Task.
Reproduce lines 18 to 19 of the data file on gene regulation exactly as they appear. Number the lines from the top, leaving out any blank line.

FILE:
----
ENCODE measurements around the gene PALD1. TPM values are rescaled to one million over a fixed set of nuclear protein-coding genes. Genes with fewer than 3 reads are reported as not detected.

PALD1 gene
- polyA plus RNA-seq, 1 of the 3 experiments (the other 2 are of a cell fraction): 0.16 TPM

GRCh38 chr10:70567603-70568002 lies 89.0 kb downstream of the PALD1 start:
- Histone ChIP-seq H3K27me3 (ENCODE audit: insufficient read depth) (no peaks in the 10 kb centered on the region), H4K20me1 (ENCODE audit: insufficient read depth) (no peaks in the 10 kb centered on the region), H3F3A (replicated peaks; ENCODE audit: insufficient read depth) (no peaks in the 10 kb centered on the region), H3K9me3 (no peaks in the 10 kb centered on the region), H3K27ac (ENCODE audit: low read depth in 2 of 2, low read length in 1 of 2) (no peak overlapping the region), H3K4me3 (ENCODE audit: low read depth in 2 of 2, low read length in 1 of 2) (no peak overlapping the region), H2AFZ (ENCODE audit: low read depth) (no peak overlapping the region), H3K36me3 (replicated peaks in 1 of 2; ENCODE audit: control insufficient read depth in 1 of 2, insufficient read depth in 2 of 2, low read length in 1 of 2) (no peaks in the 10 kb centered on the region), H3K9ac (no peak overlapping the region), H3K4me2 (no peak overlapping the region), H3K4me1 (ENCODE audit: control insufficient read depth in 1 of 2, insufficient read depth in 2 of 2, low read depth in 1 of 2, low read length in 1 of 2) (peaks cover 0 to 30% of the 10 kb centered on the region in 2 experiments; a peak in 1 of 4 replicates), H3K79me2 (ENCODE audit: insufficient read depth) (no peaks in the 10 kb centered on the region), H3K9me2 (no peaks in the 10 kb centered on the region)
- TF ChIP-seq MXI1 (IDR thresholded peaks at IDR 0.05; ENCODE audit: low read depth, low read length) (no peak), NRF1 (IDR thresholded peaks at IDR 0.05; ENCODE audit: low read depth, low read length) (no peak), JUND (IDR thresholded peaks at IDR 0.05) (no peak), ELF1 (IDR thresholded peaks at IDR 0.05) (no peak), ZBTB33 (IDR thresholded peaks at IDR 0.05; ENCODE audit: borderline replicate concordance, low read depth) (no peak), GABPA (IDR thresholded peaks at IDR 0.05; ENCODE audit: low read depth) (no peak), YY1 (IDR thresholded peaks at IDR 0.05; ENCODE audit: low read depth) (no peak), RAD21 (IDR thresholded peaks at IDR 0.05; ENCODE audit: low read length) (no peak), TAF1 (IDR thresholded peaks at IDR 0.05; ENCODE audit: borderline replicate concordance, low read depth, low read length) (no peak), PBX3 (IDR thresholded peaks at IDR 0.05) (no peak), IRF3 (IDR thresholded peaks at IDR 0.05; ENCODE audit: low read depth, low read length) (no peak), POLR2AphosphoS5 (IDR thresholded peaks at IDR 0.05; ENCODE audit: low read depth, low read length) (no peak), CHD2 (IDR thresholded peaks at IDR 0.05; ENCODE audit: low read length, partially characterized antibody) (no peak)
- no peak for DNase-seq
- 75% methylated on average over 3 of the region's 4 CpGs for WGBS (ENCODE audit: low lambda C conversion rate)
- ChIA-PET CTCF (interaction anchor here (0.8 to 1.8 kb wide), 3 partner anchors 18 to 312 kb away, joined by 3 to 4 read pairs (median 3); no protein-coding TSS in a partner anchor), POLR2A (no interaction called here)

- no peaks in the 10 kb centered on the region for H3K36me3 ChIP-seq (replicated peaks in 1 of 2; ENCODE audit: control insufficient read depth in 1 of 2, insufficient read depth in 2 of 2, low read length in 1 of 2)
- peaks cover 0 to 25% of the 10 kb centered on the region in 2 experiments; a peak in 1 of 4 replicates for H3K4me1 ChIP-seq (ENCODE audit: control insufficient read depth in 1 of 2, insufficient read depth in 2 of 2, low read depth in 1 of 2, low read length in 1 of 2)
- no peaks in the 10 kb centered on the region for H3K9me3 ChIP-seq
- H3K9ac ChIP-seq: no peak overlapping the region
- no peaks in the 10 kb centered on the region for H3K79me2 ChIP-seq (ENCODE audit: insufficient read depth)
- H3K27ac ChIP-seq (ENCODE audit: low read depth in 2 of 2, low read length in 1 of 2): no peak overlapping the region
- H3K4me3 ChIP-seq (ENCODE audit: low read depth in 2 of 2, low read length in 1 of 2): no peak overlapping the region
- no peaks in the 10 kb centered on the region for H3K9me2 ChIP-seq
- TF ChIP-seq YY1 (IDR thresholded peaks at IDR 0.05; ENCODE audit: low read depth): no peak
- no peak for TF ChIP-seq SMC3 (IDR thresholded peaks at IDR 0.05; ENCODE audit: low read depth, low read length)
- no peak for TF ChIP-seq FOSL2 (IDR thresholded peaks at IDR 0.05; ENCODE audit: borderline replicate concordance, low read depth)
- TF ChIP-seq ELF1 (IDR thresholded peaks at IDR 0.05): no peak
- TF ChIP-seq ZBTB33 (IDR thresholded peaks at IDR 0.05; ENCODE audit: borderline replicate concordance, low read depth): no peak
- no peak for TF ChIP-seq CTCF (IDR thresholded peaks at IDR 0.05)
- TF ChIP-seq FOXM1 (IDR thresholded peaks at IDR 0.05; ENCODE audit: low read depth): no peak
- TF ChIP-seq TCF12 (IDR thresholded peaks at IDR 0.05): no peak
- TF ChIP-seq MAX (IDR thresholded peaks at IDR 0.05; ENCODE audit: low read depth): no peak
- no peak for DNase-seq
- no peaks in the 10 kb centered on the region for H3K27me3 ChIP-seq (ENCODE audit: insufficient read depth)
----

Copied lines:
- TF ChIP-seq YY1 (IDR thresholded peaks at IDR 0.05; ENCODE audit: low read depth): no peak
- no peak for TF ChIP-seq SMC3 (IDR thresholded peaks at IDR 0.05; ENCODE audit: low read depth, low read length)